Statistical analyses were performed using SPSS Statistics (version 22.0). Motor activity, latency to grooming, and Fluoro-Jade C positive neuron count data were evaluated using one-way ANOVA. Grooming duration and recognition index data were evaluated using the Kruskal-Wallis test. Fisher’s exact test (n<20) was used for the evaluation of the frequency of the incidence of convulsions. Significance was accepted at P<0.05. Data are shown as mean with standard error of the mean (± SEM).
The body weights of the mice fell to approximately 85% of the starting body weights after being deprived of food for 24 h. Atropine treatment caused convulsions in fasted animals after food intake. This effect was statistically significant when compared with the saline given control animals (P<0.001). Onset and incidence of convulsions, and number of animals in each seizure stage are shown in Table I and Table II, respectively. During the 30 min observation period, the animals exhibited short single or repetitive (2–4 times) seizures with stage 3, 4 or 5 activity. Single seizure duration was 20-50 sec in animals with seizure score 1–2 and 20–180 sec for seizure score 3–5. Some animals exhibited continuous (5–10 min) stage 2 or 3 status epilepticus-like activity.
The observation of animals daily for 2 h for 30 days following convulsions revealed that neither animals with seizure score 3–5 nor 1–2 experienced spontaneous recurrent seizures during this period.
Table III shows the motor activity and novelty-induced grooming behavior of the control animals and animals with seizure score 1–2 or 3–5 evaluated 4 days after convulsions. One-way ANOVA revealed no significant differences between groups in the number of squares crossed [F(2,29)=0.233; P=0.794], number of rearing [F(2,29)=0.364; P=0.698], and latency to grooming [F(2,29)=0.709; P=0.501]. The Kruskal-Wallis test also revealed that the duration of grooming [χ2(2,29)=0.343; P=0.837] did not differ between the control and seizure groups.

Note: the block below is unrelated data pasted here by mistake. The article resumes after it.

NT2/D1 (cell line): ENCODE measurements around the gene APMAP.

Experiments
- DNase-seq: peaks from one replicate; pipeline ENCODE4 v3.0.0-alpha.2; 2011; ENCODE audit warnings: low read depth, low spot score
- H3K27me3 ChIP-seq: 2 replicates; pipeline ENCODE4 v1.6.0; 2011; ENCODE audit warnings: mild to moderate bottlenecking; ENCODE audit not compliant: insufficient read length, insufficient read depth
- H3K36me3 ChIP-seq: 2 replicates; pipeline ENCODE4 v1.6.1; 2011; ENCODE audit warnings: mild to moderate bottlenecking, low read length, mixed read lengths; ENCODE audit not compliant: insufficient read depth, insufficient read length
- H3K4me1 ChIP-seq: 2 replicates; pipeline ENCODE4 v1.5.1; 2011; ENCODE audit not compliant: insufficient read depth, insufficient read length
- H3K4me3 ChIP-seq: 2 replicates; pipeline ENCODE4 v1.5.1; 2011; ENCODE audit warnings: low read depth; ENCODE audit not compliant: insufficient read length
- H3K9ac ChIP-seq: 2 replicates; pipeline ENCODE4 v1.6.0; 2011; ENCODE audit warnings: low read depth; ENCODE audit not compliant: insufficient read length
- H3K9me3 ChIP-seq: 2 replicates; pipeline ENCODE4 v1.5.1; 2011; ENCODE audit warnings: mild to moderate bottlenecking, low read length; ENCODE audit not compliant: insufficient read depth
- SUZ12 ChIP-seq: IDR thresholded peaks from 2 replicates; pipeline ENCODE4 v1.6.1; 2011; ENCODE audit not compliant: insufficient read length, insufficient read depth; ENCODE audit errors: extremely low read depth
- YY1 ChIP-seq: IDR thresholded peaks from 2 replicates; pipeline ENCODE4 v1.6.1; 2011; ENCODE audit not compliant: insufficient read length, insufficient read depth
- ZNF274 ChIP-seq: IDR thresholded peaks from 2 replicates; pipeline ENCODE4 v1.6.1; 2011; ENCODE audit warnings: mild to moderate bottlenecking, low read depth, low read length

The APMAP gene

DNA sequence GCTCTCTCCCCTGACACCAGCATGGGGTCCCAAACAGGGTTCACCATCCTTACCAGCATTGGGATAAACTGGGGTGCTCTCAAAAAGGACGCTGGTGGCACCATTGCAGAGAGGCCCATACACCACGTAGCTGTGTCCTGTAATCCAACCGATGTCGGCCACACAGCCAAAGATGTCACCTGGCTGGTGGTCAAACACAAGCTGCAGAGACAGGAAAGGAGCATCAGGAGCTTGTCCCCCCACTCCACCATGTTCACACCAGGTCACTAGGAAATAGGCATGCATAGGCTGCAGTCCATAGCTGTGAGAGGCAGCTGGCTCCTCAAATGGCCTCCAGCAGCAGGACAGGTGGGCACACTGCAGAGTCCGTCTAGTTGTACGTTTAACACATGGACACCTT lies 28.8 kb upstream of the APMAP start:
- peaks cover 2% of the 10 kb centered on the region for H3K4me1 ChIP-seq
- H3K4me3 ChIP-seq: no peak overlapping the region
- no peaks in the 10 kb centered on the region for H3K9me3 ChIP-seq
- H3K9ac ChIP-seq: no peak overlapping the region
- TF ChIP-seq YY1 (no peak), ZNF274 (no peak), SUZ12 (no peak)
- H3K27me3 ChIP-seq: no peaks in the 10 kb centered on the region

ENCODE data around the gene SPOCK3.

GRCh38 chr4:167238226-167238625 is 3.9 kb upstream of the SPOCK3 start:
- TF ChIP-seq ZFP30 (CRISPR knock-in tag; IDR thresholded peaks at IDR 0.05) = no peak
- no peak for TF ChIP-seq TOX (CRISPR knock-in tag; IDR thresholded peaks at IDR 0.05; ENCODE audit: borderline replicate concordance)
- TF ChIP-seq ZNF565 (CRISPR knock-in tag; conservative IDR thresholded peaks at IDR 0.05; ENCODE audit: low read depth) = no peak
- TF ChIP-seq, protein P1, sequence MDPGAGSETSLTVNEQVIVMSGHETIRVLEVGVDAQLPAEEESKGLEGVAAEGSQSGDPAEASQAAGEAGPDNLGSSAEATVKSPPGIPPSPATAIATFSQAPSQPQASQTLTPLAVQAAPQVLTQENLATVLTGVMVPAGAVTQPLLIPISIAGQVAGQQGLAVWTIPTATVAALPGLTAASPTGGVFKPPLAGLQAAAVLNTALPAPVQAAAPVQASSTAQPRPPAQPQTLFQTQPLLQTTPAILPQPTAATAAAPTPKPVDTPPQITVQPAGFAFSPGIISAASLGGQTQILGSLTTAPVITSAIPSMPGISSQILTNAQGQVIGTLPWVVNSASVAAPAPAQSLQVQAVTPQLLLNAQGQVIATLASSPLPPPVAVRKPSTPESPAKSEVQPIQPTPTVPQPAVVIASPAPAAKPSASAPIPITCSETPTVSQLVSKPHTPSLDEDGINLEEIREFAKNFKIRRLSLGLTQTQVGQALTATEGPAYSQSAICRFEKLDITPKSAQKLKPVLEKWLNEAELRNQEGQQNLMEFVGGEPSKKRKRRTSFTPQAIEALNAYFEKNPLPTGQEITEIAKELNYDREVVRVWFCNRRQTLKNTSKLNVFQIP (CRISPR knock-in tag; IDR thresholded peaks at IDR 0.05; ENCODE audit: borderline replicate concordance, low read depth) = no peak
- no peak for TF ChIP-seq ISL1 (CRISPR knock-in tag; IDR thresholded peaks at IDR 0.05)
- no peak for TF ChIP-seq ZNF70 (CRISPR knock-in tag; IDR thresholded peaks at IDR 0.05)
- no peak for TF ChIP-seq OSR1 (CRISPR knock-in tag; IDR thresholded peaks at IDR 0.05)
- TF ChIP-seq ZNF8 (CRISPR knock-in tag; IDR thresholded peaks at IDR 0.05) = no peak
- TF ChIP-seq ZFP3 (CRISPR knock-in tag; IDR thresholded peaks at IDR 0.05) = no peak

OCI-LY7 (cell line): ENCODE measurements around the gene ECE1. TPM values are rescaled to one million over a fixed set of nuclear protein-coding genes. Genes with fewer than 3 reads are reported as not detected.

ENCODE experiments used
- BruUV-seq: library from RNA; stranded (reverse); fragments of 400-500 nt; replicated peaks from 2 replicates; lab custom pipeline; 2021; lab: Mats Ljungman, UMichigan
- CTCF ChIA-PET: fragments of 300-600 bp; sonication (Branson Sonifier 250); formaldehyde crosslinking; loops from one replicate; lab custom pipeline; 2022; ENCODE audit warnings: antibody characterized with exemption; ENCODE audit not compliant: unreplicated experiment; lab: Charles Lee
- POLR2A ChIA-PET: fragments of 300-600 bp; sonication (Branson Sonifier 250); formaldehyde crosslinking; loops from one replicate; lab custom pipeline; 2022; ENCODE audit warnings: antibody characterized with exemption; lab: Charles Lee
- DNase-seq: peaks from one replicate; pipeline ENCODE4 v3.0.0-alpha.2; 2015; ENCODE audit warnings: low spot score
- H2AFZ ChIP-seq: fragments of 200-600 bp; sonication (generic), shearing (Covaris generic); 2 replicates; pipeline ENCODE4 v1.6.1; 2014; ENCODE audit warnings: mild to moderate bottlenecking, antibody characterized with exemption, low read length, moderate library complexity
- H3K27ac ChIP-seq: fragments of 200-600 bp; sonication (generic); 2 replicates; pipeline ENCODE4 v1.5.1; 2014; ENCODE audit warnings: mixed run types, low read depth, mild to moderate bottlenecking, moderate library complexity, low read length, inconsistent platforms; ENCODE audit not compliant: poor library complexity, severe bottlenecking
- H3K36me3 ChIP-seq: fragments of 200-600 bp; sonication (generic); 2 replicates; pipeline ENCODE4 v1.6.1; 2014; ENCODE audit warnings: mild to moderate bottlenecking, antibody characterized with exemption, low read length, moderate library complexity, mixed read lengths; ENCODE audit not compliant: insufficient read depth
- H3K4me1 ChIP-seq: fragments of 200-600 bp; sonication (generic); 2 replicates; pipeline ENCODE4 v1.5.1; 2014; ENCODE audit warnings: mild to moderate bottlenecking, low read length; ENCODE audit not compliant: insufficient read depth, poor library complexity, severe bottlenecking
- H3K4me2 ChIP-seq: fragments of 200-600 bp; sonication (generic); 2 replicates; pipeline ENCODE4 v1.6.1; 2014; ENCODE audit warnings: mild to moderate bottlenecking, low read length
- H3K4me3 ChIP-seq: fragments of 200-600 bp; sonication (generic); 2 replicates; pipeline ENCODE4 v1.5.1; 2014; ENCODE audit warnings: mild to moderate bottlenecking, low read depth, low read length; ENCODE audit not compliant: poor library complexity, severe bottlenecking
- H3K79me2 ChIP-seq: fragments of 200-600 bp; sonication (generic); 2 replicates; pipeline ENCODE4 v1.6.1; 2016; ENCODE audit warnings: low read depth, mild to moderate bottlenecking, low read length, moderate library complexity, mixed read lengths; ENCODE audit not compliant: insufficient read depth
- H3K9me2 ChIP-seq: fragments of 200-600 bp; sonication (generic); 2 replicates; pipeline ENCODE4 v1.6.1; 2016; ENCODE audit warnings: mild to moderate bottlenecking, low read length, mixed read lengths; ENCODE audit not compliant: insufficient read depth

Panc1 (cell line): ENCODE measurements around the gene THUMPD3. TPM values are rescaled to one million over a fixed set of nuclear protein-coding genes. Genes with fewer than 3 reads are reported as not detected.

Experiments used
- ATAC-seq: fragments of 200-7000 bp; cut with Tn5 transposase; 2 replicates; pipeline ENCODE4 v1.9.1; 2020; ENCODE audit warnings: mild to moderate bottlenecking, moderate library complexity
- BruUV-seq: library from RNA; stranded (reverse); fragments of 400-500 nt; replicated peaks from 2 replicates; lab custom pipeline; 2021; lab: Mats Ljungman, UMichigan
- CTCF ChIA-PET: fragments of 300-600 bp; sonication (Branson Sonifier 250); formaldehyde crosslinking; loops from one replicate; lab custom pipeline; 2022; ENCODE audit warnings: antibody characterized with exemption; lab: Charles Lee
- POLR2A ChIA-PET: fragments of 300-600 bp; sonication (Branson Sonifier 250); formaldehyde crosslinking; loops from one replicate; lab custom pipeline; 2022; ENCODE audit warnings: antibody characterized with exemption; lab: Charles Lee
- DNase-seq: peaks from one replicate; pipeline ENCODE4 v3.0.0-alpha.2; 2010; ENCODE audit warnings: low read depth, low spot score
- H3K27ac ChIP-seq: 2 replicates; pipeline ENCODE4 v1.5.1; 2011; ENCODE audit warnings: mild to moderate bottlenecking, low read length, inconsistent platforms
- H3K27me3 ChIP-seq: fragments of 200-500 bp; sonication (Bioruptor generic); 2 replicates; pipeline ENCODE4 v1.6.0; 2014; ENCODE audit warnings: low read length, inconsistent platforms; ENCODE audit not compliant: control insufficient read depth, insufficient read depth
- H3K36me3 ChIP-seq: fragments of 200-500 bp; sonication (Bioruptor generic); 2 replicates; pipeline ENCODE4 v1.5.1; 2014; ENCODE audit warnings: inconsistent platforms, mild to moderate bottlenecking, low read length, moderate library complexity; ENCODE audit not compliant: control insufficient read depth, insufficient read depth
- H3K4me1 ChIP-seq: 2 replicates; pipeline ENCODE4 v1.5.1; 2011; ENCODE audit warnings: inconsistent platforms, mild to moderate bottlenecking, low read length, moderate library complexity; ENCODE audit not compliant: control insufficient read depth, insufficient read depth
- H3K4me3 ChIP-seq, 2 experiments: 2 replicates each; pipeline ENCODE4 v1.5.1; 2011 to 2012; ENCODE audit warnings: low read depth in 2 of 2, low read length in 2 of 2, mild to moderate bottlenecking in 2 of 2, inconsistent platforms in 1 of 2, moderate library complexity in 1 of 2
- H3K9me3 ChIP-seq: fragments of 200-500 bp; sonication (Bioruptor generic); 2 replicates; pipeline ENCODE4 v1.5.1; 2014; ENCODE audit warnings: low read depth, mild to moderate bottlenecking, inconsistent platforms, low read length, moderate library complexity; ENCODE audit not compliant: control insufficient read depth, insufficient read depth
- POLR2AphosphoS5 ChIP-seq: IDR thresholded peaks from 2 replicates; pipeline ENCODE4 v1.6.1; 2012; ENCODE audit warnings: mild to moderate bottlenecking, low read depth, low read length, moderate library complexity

Table III shows the novel object recognition index data of the control animals and animals with seizure score 1–2 or 3–5 measured 7 days after convulsions. The Kruskal-Wallis test revealed no significant differences between the control and seizure groups in the total time spent exploring both the novel and the familiar objects [χ2 (2,29)=1.846; P=0.397].
Fig. 1 presents representative photographs of Fluoro-Jade C-stained hippocampal sections obtained from control animals and animals with seizure score 1–2 or 3–5 decapitated 7 days after convulsions. The quantitive analysis of the neuronal density in the granular layer of the dentate gyrus of each group is illustrated in Fig. 1 also. Kruskal-Wallis test yielded no significant group differences in the percentage of Fluoro-Jade C positive neurons [F(2,21)= 0.335; P=0.719].